As an organization focused on advancing the advantages of steel to the automotive and future mobility industries, WorldAutoSteel is committed to engaging with future engineers at universities and colleges around the globe.

Our most recent engineering project, Steel E-Motive, was designed to unveil and meet the challenges of future autonomous vehicles that will help the automotive industry reach net zero emissions targets. 

For the Steel E-Motive project, we engaged Ricardo plc to collaborate with our technical directors to develop a Level 5 Autonomous Vehicle. The project uncovered a few challenges that were solved by student engineering teams through Senior Capstone Projects.

Here we summarize the Side Door and Door Hinges project, created at Michigan Technological University by the students and faculty members listed herein.

Steel E-Motive Side Door Functionality and Door Hinge Assessment

The MTU Senior Capstone Team members were Gavin Sheffer, Leander Daavettila, Rob Oestreich, Steven Turnbull, Andrew Mitteer, and Jesse Ebenhoeh.

Introduction and Background 

The MTU Senior Capstone Design Team, sponsored by WorldAutoSteel and the Auto/Steel Partnership, was challenged to design a new door hinge for the Steel E-Motive side closure mechanism. The current hinge design was referenced, but a few operational issues were identified for this team’s assessment and engineering study. 

The door had unconstrained degrees of freedom, allowing it to swing freely about one axis. Thus, the project included a review of the kinematics of the door opening and hinge design for attachment to the A and C pillars.

The previous hinge design interferes with the all-wheel steering, meaning in emergency situations, passengers could get trapped in the vehicle. For SEM1, it was also observed that when the wheels are turned, they would block the doors from opening fully, constraining the passenger exit (Figure 1 below).

An emergency release mechanism was needed to allow users to escape if a crash or electrical failure prevented the doors from opening. Power requirements and electric motor sizing for the hinge mechanism needed to be defined. 

Steel E-Motive Side Door Opening

Figure 1: Side door opening constrained by present hinge mechanism and wheel position.

 

Project Details and Results

MTU’s design solution uses a four-bar linkage hinge design to keep the door parallel to the vehicle’s body to avoid damage to either the door or the body. The team used a 4:1 gear ratio for the drive motor to open the door. Finally, one of the pins in the secondary arm linkage is accessible by passengers and removable, allowing users to manually push the door open in the event of an emergency (see Figure 2).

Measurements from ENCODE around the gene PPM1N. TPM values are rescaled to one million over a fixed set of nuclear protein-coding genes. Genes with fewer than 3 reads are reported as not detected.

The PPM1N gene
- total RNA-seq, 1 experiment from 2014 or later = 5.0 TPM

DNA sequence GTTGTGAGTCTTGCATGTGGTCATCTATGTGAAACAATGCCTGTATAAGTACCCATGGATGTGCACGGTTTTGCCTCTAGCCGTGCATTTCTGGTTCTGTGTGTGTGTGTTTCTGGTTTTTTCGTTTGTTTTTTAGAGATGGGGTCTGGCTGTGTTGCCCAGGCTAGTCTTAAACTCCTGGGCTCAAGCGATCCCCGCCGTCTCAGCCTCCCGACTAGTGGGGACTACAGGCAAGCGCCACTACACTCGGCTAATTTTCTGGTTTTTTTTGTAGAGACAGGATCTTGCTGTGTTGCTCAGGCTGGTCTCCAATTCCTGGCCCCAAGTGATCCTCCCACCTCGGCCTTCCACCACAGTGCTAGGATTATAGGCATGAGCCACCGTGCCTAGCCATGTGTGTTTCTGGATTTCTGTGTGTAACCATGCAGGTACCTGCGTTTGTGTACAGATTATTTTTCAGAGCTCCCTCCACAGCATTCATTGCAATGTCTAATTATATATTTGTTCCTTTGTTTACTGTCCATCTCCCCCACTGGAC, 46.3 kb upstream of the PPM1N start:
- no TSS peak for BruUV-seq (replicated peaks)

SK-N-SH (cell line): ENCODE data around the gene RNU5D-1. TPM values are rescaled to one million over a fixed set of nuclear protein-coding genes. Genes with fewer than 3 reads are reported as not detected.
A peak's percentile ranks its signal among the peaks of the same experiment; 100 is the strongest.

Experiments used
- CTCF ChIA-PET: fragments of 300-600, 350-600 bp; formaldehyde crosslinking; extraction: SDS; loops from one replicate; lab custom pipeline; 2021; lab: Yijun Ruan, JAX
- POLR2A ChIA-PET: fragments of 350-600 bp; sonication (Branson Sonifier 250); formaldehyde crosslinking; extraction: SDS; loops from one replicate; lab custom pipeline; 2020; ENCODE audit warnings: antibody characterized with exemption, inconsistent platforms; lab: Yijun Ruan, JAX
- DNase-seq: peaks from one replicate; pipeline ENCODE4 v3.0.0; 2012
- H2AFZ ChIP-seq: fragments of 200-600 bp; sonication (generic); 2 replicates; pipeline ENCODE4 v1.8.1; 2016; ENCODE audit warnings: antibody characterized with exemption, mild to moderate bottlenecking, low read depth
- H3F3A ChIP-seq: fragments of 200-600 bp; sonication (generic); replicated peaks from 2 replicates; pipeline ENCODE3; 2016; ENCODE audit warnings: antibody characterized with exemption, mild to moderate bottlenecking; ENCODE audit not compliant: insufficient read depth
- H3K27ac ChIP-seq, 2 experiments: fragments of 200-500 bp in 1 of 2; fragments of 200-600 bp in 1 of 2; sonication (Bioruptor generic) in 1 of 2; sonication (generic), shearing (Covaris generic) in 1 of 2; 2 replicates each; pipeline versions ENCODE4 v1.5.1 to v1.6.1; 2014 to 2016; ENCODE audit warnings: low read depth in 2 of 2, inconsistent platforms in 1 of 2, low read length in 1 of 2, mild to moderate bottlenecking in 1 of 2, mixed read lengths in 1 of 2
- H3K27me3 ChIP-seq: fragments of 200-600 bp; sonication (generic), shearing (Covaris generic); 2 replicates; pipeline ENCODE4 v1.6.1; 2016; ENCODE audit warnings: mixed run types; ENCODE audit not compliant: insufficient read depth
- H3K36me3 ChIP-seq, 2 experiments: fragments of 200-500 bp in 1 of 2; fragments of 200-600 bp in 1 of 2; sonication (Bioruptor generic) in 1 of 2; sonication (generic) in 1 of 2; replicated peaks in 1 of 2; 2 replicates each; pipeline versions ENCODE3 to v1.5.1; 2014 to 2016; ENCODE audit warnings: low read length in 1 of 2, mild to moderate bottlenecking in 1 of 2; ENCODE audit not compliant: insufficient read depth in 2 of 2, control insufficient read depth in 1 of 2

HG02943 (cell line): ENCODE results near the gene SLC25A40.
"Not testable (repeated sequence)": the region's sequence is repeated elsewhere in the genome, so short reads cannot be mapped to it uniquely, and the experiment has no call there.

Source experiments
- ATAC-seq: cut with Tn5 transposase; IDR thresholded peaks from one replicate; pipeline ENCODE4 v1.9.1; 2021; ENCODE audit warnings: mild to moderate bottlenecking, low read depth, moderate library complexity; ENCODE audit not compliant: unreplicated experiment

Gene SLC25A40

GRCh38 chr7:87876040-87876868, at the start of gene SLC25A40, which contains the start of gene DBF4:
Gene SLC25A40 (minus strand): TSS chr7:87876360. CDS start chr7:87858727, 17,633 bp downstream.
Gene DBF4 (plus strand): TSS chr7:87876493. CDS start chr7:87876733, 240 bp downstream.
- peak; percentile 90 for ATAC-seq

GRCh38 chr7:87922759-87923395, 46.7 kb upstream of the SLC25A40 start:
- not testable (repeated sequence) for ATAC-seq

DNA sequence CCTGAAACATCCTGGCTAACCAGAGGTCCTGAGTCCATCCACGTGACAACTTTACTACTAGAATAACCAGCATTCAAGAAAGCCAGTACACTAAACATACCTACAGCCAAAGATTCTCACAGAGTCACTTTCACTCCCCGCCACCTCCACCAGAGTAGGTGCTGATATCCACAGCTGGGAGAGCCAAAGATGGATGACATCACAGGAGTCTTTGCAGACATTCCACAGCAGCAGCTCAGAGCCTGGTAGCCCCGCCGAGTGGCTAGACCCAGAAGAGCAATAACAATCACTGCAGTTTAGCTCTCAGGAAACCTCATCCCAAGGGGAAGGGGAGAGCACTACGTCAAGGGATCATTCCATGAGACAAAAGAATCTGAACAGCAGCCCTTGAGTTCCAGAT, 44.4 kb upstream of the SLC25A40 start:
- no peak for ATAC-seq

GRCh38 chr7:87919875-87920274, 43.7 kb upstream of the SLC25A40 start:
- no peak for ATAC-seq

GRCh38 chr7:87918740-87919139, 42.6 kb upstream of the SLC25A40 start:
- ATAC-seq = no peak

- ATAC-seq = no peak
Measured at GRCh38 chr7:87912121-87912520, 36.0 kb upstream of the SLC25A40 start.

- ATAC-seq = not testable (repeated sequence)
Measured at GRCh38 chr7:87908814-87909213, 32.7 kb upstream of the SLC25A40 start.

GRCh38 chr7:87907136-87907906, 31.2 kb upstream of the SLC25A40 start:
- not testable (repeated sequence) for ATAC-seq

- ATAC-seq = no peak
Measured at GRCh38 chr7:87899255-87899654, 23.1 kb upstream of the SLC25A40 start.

Their solution includes pressing a button to open and close the door. The stepper motor receives the input from the button and rotates the gears; the gears then rotate the primary arm, which drives the door. The primary arm is mounted to the door in two locations with bolts. The secondary arm is added to the mechanism to create a four-bar linkage, which helps maintain door orientation during operation. An emergency release was designed and added to the secondary arm to release the four-bar linkage. This allows the door to swivel around a turned wheel in the event of an emergency.

Steel E-Motive Door Mechanism

Figure 2: 3D model of the final design less the gear cover for clarity.

 

The emergency release was designed for safety and manufacturability. The emergency release pin was simplified to utilize off-the-shelf pins. A relay is suggested to cut power to the motor and allow the door to be manually pushed open. A gear cover was added for safety to protect the occupants from getting pinched by the gears. To maintain and service the design, each assembly part was designed to be attached with threaded fasteners. A gear drive was created so we could use a more cost-efficient motor. The gear ratio decreased the amount of torque required. The material was chosen based on strength and sustainability.

Conclusions

The CAD geometry and the quarter-scale prototype met all of our engineering requirements and objectives. The CAD model defines the mass and emergency release mechanism, and the kinematics are verified by the quarter-scale prototype. The FEA simulation verified set and sag under normal and abusive loading conditions. 

In identifying specifications required for the full model, the projected production cost for one mechanism is $471. This includes stamped and cast components, off-the-shelf components such as the stepper motor and fasteners, and the assembly cost. 

The team compared using AHSS for the components as opposed to an aluminum alloy. Steel components are stronger, half the price of aluminum, and produce 1/3 of the carbon emissions compared to the same amount of aluminum.

The prototype was 3D printed from PLA plastic at a quarter scale. This serves as a model to be shown by Auto/Steel Partnership for future presentations. It was also used to verify the kinematics of the door motion.

Learn more about Steel E-Motive and download the FREE Engineering Report here: Steel E-Motive 

 

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